cearta.ie

the Irish for rights

Even as Public Funding to Universities Decreases, Government Preoccupation with Control Increases


I have the following op-ed in the current edition of the University Times:

Even as Public Funding to Universities Decreases, Government Preoccupation with Control Increases


The political agenda looks for control over the raising and expenditure of funding received from non-state sources.

TCD front, via University TimesAs students return to college, the politicians return to Leinster House. Both students and politicians are facing very interesting terms, and each group has the capacity to make life difficult for the other.

One of the issues on the returning government’s plate is the vexed question of third-level funding. All sides are agreed that our higher education sector is woefully underfunded. The ongoing fall of Irish universities in international rankings is due, in no small part, to the funding cutbacks that began in 2003 and were cumulatively deepened after the 2008 global financial crisis. A recent report by an expert group, chaired by trade unionist Peter Cassells, made several recommendations on the future funding for higher education, and any choice the government makes will be controversial.

Two questions will have to be answered. The first is: who pays? The second is: how much? As to who pays, as the autumn wears on, we will hear arguments about the merits of state funding against upfront student fees and against deferred payment of student fees. And the more students are required to pay up front, the more likely it is that there will be student unrest, joining the protests the government is already facing from Dublin Bus workers, secondary school teachers and water charge opponents. In this way, students have the capacity to make life difficult for the government.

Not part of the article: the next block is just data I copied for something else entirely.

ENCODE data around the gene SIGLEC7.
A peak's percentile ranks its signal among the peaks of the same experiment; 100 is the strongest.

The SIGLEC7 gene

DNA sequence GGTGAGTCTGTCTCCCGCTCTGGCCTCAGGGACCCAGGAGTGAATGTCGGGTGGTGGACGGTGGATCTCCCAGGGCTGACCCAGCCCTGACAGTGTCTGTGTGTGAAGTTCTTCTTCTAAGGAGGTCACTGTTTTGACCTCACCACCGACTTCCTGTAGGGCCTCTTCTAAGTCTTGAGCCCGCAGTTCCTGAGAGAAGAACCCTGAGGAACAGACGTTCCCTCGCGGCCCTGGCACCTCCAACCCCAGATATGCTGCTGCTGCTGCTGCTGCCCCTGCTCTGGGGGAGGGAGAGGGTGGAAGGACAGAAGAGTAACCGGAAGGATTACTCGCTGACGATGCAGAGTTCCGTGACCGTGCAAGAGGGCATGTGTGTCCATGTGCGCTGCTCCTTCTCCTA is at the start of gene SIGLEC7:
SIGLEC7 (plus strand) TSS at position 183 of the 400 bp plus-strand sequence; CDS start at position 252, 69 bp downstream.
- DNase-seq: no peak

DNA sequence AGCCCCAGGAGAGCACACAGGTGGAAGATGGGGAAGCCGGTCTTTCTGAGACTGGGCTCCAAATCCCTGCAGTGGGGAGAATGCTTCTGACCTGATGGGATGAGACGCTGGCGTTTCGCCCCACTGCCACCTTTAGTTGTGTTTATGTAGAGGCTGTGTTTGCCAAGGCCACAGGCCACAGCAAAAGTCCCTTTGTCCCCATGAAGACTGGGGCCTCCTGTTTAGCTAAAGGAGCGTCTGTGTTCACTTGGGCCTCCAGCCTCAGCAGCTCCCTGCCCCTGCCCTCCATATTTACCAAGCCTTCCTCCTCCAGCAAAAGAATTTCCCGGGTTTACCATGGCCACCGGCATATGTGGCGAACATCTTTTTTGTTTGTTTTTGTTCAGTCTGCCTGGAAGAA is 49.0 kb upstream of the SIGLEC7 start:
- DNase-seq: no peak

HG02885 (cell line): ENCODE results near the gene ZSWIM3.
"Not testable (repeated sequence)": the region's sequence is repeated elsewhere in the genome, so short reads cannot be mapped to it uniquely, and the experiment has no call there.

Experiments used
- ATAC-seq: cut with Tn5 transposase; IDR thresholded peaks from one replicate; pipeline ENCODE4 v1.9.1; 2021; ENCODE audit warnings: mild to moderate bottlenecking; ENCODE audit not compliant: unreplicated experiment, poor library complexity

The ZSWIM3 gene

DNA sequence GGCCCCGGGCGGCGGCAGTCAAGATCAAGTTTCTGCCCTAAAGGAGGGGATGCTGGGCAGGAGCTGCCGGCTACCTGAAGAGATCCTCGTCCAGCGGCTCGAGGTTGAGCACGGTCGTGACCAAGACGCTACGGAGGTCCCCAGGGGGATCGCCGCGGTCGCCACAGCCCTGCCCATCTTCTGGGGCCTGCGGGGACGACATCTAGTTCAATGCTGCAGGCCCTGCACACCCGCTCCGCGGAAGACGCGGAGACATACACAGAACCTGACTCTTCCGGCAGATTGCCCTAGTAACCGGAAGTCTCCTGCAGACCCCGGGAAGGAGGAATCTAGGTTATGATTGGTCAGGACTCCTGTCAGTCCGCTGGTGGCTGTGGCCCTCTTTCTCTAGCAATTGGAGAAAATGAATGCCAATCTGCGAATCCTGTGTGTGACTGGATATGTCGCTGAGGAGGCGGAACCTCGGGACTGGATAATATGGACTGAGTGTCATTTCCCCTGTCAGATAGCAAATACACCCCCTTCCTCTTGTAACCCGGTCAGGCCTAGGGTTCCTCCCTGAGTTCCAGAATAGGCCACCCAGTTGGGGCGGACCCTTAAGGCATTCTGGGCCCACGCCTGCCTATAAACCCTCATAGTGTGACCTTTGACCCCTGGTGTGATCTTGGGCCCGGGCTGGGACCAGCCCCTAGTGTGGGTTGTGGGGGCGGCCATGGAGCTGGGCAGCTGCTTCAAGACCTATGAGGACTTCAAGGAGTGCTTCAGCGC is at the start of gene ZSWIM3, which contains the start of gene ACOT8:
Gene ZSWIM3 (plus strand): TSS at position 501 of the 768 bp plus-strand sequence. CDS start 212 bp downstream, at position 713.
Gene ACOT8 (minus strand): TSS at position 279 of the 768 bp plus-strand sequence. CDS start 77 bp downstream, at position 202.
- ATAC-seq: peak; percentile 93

As to how much is to be paid, if the level of fees is not changed, then it will not matter from the perspective of the universities whether payment comes from students, their banks or the government. What the universities really want is the ability to set their own fees.

In the mouths of politicians, reform is often a synonym for control. When they speak of reforming a sector, they mean placing it under greater political control

When the British government introduced a system of fees paid by students in England and Wales, they softened the blow by introducing a cap on the amount of fees universities could charge. This was partly for political reasons to prevent the top universities charging US-style fees and partly for policy reasons to encourage universities to compete against each other by charging lower fees. These hopes proved in vain. Pretty soon, the cap became a target with more than half of universities in England and Wales now charging the maximum, and the number doing so increases every year.

From the perspective of Irish universities, this would be worst of all possible worlds. There would be student unrest at having to pay high fees, but the fees being charged would be capped by the government and would not reflect the costs associated with courses or the funding needs of the individual institutions.

The Minister for Education and Skills, Richard Bruton, accepts the need for investment in the long-term funding of our higher education system, but he has recently suggested that such investment hinges on reform of the sector. However, he has no sense of what such reforms might be, and he provides no real argument as to why they may even be necessary. The reference to reform is simply the unthinking application of a tired political dogma. Rather than correcting the mistakes of the past, it will compound them.

For, in the mouths of politicians, reform is often a synonym for control. When they speak of reforming a sector, they mean placing it under greater political control. Greater control of the third-level sector has long been on the political agenda. In this way, the government has the capacity to make life difficult for the universities.

The legislative programme published by the government after the election envisages legislation to modernise the governance structures of the universities and to ensure compliance with government guidelines on remuneration, allowances, pensions and staffing numbers. Any such legislation should properly balance three principles.

The first is Oireachtas oversight over universities’s accounts (by means of the Office of the Comptroller and Auditor General and the Public Accounts Committee). The second is Oireachtas control over funding provided by the Oireachtas to the universities. The third is the principle of institutional autonomy, which ensures that universities can independently regulate their affairs, and it is, at present, secured by legislation.